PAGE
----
Saturday, July 24, 2010

Someone Else’s Territory

If you were to present me with a city centre street map of Inverness, I could mark on the map all of the various charity shops, and, which of those shops had second hand walking sticks. I know this very specialised information because I went looking for a walking stick yesterday.

It took just under a week for a dearly beloved husband to leave the new one I bought him in the back of a taxi. I had a slight faith/doubt tussle when it came to buying the stick. The man has done some injury to his knee. A visit to the doctor provided very little information on what was specifically wrong, but he prescribed medication to help with the pain. He also made a hospital appointment to explore the nature of the injury involving a small incision and a camera. In the meantime, the doctor said, “Buy a walking stick!”

It seemed to me that buying the stick was like giving approval to the knee injury. When you read in the Bible of various healing miracles, the ones that feature the lame people, Jesus doesn’t offer to buy them a walking stick. It’s not that I hadn’t prayed, or laid hands on the injured joint, because I had.

The doctor also made the very gentle suggestion that the injury could be weight related. He warned my husband that doctor at the hospital would probably make the same suggestion, but less gently. A history of many and wondrous things deep fried is not the healthiest of diets. Let’s face it, neither of us could pass for slim and sylph-like by any measure.

But anyway, that’s all to explain why I was in town and doing the round of the charity shops. It’s all scene setting.

One of the town centre churches was hosting a low key evangelistic event – free tea and coffee, a place to sit down and rest your feet, and…well, there is no getting away from it…a certain conversation. I wasn’t needing or wanting tea or coffee, but I did want to sit down and rest my feet. I don’t possess a pair of walking sandals and I had done a lot of walking. I didn’t really get the certain conversation either because once I had confessed to being a church going Christian my presence was…how do I put it? – ignored. I didn’t need witnessed to. It would have been nice to have just talked, but that wasn’t the object of the exercise!

Another lady sat down at the other side of the table. She was also a church goer – in fact she attended the very church we were sitting in. I was surprised that our hosts had even asked her the question, “Do you go to church?” You don’t know that she comes every week to your church? They dug a little deeper asking the lady if she “knew the Lord”. I am na├»ve enough to think it’s a given. The lady replied, “I’d like to think so, but we can never be sure, can we?” I was itching to jump in. I had been on a gospel outreach team for a year many years ago. I knew how to take it from here. I stayed quiet reminding myself that I was only here to rest my feet and this was someone else’s outreach program, not mine. I would like to say that God muzzled me, but I think I muzzled myself.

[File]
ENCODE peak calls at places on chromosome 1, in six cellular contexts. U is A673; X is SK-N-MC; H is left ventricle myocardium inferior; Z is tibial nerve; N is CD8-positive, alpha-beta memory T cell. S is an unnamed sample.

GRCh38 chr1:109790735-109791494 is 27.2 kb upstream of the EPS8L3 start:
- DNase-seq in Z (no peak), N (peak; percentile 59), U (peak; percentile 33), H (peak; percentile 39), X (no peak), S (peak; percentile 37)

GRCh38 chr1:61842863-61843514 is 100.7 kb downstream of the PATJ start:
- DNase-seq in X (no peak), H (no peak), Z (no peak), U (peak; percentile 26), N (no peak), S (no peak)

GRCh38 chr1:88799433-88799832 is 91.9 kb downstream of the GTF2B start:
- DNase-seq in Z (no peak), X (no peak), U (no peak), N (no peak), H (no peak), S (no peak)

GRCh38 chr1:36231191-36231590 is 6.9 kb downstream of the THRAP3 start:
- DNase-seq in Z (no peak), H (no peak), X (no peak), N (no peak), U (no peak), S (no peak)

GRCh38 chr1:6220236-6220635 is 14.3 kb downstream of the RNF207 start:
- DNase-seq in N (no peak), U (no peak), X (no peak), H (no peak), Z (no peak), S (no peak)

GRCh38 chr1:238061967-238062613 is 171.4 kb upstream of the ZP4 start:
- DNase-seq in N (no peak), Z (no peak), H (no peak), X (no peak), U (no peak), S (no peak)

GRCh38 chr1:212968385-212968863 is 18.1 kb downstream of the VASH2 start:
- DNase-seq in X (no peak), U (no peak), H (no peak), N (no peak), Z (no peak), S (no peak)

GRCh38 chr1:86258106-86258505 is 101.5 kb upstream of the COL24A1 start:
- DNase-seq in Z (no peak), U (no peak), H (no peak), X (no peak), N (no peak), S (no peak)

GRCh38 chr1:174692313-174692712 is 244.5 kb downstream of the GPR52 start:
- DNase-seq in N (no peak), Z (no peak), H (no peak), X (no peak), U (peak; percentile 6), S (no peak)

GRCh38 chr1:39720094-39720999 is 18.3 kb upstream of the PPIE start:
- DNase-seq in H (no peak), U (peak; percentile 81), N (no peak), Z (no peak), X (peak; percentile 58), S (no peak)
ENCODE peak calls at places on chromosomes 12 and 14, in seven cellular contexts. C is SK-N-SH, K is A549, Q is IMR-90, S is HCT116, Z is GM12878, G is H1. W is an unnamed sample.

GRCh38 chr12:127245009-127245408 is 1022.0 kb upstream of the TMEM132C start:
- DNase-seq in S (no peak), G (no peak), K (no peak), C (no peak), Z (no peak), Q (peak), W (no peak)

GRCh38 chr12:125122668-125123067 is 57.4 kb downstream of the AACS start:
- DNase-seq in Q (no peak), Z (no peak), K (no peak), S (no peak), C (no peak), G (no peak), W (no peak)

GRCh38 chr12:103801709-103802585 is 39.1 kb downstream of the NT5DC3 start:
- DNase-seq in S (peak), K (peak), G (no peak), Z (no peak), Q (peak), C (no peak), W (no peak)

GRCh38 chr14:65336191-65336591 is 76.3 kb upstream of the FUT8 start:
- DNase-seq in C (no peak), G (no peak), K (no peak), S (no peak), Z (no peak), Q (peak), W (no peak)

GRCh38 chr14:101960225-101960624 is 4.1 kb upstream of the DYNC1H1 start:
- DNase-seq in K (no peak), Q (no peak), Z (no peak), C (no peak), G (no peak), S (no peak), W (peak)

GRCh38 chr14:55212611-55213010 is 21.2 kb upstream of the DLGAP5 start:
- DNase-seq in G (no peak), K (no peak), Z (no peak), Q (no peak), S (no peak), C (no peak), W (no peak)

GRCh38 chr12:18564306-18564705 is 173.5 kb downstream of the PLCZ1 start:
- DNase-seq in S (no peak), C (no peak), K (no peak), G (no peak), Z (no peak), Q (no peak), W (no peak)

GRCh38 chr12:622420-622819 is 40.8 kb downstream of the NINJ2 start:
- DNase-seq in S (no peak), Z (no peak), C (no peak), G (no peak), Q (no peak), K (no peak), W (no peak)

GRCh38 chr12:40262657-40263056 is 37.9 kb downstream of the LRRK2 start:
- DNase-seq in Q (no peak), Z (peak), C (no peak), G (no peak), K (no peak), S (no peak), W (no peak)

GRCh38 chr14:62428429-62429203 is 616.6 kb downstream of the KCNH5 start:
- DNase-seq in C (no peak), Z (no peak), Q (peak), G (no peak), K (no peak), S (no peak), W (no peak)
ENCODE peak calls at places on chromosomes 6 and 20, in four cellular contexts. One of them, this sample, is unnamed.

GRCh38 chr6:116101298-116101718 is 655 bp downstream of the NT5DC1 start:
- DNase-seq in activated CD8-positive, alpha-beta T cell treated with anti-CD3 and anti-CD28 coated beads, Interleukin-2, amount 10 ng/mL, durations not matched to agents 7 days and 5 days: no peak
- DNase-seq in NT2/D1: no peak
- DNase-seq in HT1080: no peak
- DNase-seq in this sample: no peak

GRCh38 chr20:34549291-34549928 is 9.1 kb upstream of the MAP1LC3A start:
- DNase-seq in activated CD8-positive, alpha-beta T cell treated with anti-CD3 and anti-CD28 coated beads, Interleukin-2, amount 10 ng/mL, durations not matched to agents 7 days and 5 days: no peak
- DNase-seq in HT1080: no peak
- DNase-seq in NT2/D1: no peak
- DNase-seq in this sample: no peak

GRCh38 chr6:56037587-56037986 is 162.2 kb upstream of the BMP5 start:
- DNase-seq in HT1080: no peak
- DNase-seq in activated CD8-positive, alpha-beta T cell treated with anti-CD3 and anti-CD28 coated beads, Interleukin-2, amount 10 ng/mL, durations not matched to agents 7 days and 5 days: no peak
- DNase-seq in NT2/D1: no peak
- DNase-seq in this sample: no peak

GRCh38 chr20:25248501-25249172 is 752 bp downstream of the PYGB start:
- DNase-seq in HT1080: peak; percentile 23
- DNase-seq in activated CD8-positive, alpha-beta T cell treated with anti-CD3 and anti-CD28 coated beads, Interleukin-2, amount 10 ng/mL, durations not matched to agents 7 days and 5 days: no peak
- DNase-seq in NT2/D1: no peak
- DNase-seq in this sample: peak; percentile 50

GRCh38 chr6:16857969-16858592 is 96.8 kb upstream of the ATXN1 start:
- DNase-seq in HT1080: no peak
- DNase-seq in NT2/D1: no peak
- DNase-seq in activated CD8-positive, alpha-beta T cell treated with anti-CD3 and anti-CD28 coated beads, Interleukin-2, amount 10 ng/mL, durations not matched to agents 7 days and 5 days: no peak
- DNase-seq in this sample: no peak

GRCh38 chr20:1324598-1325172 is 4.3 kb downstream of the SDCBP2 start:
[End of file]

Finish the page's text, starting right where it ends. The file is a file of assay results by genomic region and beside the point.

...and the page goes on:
I wanted to say that we can know for sure. Just the afternoon before, a friend and I had been discussing the importance of confidence in faith. We read from Ephesians 3, “In him and through faith in him we may approach God with freedom and confidence.” And Hebrews 10 assures us “Therefore, brothers, since we have confidence to enter the Most Holy Place by the blood of Jesus, by a new and living way opened for us through the curtain, that is, his body, and since we have a great priest over the house of God, let us draw near to God with a sincere heart in full assurance of faith, having our hearts sprinkled to cleanse us from a guilty conscience and having our bodies washed with pure water.” There is nothing “think so” about it. If we lack confidence we will hesitate to take steps of faith, never being convinced that God is with us.

The lady was handed a tract. There was no conversation to throw light on the issue, and I mourned the lost opportunity that they had, that I had, to make a difference.

So much of that encounter really bothered me. To have a woman coming to church every week and for her not to be recognised bothered me. For her to be coming every week and not ever being sure of her salvation bothered me. To have someone say that they are not sure of their salvation and be given a tract bothered me. To have an outreach activity that draws people in, but appears not to know how to talk to people about spiritual things bothered me.

But what really bothered me was my own silence. It wasn’t a case of being out or practice – the outreach team was many years ago, but it’s like riding a bike, isn’t it? It’s not as if I haven’t spoken to anyone since. It wasn’t a case of not knowing what to say – I had been equipped the previous afternoon for that very issue.

I didn’t feel free to say what I would have said had it been my church giving out the tea and coffee. I didn’t want to step into someone else’s territory – except it wasn’t someone else’s territory at all – it was God’s territory.

Thursday, July 15, 2010

Searching the Deep Things

I can’t remember how long ago it was but it was certainly before 1993, or even what the problem was, but I went to see the doctor. The things that bothered me then are largely unchanged – it could have been the ears. I didn’t have access to the internet then and the buzzing in my ears might not have been given a name. It wasn’t just the buzzing though. I’d had a couple of intensely dizzy moments and felt constantly travel sick – again, something to do with the ears.